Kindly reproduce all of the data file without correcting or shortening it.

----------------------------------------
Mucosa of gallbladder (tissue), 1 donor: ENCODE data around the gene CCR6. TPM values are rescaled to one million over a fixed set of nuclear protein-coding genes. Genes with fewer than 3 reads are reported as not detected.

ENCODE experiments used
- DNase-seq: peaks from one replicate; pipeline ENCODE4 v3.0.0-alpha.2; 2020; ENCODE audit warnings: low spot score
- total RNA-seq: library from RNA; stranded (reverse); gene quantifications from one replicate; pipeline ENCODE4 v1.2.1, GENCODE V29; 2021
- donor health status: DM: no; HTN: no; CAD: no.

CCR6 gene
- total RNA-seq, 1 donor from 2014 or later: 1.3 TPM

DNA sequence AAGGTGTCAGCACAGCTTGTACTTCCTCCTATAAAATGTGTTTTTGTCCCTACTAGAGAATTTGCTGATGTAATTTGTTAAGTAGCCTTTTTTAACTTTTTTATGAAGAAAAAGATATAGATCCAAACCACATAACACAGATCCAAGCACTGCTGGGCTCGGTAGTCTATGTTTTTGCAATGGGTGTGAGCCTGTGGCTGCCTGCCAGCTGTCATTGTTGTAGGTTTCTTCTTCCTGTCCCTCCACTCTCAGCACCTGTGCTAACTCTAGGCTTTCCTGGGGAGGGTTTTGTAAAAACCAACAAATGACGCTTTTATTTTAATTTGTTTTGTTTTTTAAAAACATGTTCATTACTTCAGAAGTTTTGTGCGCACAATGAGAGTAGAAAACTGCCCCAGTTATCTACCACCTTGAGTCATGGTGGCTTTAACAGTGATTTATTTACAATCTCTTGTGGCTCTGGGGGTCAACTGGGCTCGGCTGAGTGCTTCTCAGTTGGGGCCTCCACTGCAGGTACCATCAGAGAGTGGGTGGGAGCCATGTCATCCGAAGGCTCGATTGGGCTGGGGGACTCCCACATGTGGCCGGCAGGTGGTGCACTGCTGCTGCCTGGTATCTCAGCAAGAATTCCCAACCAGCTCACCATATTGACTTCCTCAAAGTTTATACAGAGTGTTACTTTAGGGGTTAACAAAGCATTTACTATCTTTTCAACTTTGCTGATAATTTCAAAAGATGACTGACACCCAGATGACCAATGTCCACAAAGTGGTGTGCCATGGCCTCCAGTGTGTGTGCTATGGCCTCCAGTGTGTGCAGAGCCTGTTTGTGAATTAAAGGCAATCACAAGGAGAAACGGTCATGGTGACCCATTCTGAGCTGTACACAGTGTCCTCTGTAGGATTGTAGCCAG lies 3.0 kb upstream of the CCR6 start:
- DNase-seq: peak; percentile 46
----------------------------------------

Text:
Mucosa of gallbladder (tissue), 1 donor: ENCODE data around the gene CCR6. TPM values are rescaled to one million over a fixed set of nuclear protein-coding genes. Genes with fewer than 3 reads are reported as not detected.

ENCODE experiments used
- DNase-seq: peaks from one replicate; pipeline ENCODE4 v3.0.0-alpha.2; 2020; ENCODE audit warnings: low spot score
- total RNA-seq: library from RNA; stranded (reverse); gene quantifications from one replicate; pipeline ENCODE4 v1.2.1, GENCODE V29; 2021
- donor health status: DM: no; HTN: no; CAD: no.

CCR6 gene
- total RNA-seq, 1 donor from 2014 or later: 1.3 TPM

DNA sequence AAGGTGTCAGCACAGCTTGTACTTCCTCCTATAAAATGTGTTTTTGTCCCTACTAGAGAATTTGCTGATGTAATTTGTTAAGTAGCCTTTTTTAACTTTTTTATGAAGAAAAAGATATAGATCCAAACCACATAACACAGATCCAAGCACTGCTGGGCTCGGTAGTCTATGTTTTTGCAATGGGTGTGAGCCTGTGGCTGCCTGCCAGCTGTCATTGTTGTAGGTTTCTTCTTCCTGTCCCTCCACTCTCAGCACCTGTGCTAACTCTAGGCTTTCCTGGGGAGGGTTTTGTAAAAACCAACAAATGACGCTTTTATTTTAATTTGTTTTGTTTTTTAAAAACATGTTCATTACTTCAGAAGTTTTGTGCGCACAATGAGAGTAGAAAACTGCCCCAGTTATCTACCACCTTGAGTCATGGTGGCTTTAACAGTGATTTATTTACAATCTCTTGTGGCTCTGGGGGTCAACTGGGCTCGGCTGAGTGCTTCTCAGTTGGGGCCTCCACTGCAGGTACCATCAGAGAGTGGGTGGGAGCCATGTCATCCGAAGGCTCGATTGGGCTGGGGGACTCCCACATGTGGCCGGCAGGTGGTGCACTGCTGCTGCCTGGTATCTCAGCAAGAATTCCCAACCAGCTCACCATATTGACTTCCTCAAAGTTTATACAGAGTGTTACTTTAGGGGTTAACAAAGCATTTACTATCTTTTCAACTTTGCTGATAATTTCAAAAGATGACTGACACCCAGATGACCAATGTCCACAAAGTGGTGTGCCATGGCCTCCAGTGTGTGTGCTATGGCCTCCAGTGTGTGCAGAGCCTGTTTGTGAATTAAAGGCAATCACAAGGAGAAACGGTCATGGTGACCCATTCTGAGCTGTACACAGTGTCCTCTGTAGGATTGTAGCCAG lies 3.0 kb upstream of the CCR6 start:
- DNase-seq: peak; percentile 46